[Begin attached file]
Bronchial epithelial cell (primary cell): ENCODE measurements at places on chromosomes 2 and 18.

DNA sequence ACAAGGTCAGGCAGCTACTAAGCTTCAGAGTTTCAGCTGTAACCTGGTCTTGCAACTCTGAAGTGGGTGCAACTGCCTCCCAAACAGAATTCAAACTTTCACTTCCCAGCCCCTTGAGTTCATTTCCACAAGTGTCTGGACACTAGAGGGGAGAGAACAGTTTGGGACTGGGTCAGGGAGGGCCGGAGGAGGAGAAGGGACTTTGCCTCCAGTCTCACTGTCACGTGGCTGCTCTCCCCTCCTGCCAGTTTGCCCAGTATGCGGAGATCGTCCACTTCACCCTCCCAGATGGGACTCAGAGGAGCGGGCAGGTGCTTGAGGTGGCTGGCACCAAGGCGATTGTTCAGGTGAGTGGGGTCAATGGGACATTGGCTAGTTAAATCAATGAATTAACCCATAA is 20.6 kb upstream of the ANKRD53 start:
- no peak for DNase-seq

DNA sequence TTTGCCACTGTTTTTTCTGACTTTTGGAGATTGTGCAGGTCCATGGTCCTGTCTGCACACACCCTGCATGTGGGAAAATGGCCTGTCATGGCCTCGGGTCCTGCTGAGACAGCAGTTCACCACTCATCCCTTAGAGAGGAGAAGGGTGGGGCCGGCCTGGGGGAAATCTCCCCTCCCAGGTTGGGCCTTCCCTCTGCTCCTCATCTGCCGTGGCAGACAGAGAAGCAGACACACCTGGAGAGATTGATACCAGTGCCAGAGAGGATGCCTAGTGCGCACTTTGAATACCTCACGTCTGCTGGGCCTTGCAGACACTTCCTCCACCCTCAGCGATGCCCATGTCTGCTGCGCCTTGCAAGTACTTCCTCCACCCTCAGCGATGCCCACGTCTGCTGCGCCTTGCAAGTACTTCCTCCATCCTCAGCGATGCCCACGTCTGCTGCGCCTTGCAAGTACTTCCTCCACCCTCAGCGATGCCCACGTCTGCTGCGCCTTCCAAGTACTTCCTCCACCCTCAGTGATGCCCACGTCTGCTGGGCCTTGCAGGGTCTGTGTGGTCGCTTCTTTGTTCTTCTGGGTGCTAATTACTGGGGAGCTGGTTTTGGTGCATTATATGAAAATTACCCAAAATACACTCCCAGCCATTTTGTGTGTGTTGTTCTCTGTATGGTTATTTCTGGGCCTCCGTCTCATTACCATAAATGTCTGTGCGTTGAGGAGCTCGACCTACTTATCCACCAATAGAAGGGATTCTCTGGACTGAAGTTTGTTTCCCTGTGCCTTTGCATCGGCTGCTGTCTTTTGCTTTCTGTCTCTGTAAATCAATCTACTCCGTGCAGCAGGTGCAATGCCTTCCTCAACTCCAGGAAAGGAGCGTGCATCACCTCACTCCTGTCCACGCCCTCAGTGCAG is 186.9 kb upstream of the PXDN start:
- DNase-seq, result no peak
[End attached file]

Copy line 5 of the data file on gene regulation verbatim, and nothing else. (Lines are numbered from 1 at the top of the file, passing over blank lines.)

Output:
- DNase-seq, result no peak